How to trace precedents in Excel 27 Sep 2021
Understanding which cells a formula refers to, and coming to a view on whether they are the correct cells in the circumstances, is a central activity in checking a spreadsheet. Excel offers seven ways to trace precedents of a cell, and they are all slightly different.
1 – INSPECTION
The most obvious method for checking a formula’s precedents is to examine it and to navigate to any cells that it mentions, one after the other. To do this simply select the cell you want to check and press F2 on your keyboard – you should end up with something similar to the image below:
2 – GO TO SPECIAL
To bring up the ‘Go to’ dialog press the function key F5 or CTRL+G.
Next, choose the ‘Special…’ button and an additional set of options are offered from which you can select the ‘Precedents’ or ‘Dependents’ options – for this purpose we will select ‘Precedents’.
Activating this will:
Either select a multi-area range consisting of those cells that are mentioned in any formula in the selection, so long as they are on the same worksheet
or report that no such precedents exist.
This command dates back to the very earliest versions of Excel, which were too primitive to have any notion of workbooks that might contain several worksheets. If a formula mentions a cell on another worksheet, with a formula such as =Sheet2!A1, Excel will ignore the fact. A selection of one or more formulas that don’t mention any cells on the same worksheet will be reported as having no precedents even though they do refer to numerous cells on other worksheets.
3 – CTRL+[
The Ctrl+[ key combination works very like the ‘Go to Special’ method above. In fact, the actions are identical in many circumstances. But there are two situations in which Ctrl+[ will act differently.
If the first reference in the formula is to a cell or range on another worksheet, Excel will make that the selection, and ignore all the other precedents in that formula. In the example below, Excel would select the ‘Calc of Inp’!$H$104 cell only.
If there are no precedents found, Ctrl+[ will not select any cells.
4 – DOUBLE CLICK
Older versions of Excel allowed the precedents of a cell to be selected if the cell was double clicked. More recent versions use double clicking on the cell to mean you want to edit its contents. But the old behaviour can be restored by turning off the ” Allow editing directly in cells ” feature. This option is reached by selecting the ‘File’ menu followed by ‘Options’, Advanced tab and finally by unchecking the option ‘Allow editing directly in cells’.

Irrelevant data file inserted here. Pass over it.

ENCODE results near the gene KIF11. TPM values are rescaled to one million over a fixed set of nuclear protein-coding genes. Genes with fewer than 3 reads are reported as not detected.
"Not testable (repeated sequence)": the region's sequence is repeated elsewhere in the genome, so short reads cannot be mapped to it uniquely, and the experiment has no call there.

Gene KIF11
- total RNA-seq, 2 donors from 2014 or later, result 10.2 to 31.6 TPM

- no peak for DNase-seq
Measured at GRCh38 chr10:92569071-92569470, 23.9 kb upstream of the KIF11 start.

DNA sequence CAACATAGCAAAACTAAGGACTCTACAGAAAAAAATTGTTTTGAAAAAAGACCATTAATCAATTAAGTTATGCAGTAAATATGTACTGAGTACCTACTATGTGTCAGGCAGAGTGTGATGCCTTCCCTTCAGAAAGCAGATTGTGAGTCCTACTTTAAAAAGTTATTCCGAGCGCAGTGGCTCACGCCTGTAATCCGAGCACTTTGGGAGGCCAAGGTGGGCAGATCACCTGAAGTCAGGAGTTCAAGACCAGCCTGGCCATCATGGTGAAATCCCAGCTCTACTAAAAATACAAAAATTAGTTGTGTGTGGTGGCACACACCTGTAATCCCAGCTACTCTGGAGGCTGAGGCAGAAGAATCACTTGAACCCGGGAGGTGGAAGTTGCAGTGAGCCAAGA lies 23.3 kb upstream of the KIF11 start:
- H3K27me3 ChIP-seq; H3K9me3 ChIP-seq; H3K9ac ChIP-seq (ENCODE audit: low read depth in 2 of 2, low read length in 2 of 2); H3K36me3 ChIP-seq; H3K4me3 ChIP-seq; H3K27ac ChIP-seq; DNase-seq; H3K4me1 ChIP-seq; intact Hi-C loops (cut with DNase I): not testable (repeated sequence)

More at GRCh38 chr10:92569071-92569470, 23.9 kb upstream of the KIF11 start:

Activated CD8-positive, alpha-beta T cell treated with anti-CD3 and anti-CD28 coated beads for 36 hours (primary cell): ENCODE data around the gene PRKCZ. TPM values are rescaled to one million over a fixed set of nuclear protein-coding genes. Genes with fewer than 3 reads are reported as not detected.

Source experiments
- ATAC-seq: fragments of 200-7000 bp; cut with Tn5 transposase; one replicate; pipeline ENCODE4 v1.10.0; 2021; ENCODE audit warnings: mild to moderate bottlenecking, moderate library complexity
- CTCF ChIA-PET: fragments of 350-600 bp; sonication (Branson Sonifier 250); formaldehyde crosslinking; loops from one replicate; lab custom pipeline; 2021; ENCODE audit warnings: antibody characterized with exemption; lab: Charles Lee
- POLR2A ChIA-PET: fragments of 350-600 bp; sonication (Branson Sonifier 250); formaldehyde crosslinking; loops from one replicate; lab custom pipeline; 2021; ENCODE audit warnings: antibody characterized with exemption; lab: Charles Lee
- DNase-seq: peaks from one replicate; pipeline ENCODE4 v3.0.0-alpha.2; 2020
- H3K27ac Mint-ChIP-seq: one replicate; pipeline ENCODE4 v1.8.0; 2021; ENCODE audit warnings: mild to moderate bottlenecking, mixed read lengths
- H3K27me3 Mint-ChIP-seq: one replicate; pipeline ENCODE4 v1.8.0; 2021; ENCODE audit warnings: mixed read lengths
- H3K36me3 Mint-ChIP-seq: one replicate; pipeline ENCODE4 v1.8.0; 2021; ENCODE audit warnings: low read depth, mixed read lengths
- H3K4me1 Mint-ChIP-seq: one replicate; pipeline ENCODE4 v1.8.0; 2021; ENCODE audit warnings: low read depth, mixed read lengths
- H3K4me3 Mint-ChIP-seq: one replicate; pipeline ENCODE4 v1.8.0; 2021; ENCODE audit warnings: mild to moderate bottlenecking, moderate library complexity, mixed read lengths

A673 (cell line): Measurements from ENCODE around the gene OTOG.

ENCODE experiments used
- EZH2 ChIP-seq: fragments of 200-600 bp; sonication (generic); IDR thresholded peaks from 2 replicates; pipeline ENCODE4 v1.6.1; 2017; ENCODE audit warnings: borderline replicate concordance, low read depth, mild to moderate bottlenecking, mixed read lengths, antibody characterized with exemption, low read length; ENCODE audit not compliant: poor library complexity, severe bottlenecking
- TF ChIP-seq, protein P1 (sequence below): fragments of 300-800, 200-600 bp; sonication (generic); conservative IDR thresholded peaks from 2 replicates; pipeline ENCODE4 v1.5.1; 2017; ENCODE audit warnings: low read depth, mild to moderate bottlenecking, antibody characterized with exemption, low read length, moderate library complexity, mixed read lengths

It is worth mentioning that not all keyboard layouts have the ‘[‘ character or it might be not accessible only by pressing simultaneously with CTRL – in this case the ‘Double click’ method is a valid alternative.
The action is identical to Ctrl+[, except that it applies to the cell double clicked on only (Ctrl-[ will show the precedents of all cells selected if there is more than one.)
5 – FORMULAS | FORMULA AUDITING | TRACE PRECEDENTS
The Trace Precedents command draws:
- blue arrows to indicate a linkage between the active cell and any other cells it refers to on the active workbook. Navigation is possible between the cells by clicking on the arrows.
- a black arrow, leading to an icon representing other worksheets, which can be double clicked to see what references are present to other worksheets or workbooks and to navigate to them.
6 – FORMULAS | FORMULA AUDITING | EVALUATE FORMULA
The Evaluate Formula command brings up a dialog through which a formula can be probed interactively.
Good points: It can step through the precedent hierarchy of a calculation and understands row and column matching.
Bad points: It evaluates lookup formulae to values rather than references, and insists on visiting terms in a prescribed order, left to right through the expression text, with no opportunity offered for backtracking.
7 – GO TO WHILE EDITING
Using Excel’s Go To command is such a basic action that this section of the help starts by recapping it. The shortcut for it, F5 (or CTRL+G), is well known (see method 2). But what isn’t so well known is that you can press F5 while editing a formula. If the portion of the formula being edited is a reference, then F5 will navigate to the reference and adjust the formula.
Start editing the cell and select any cell reference – in our example below the cell reference selected is $H$149:
Press F5 (or CTRL+G) and Excel will show the Go To dialog with the selected cell reference on the ‘Reference’ field – press ‘OK’
Excel will navigate to cell A1, scrolling the worksheet if necessary until A1 is brought into view, and indicate the cell with a border of animated dashes.
The text of the formula will change. Rather than =6*INDEX(A:A,1), it will read =6*A1
There are circumstances when debugging a formula that you may like the change Excel has made in your formula, since it is so much easier to read. In such a case you would press Enter to keep the revised formula. But most times, you would press Ctrl+Z (Undo), to go back to the original formula, or Esc to abandon the formula edit altogether.
You won’t be able to see what’s in A1, since Excel is busy displaying the formula that you are editing. But you will see where it is, and what labels surround it.
WHY THIS IS USEFUL
Understanding which cells a formula refers to, and coming to a view on whether they are the correct cells in the circumstances, is a central activity in checking a spreadsheet. That’s why this article offered finding cell precedents as the most relevant example of why Excel’s ability to select ranges that are of arbitrary shapes is interesting. Nevertheless, modern spreadsheets do have very complex formulas with multiple references in different worksheets making the trace of precedents a very onerous task both in time and money and where we believe that the OAK Formula Walker can give a significant reduction to the time needed to trace formula precedents.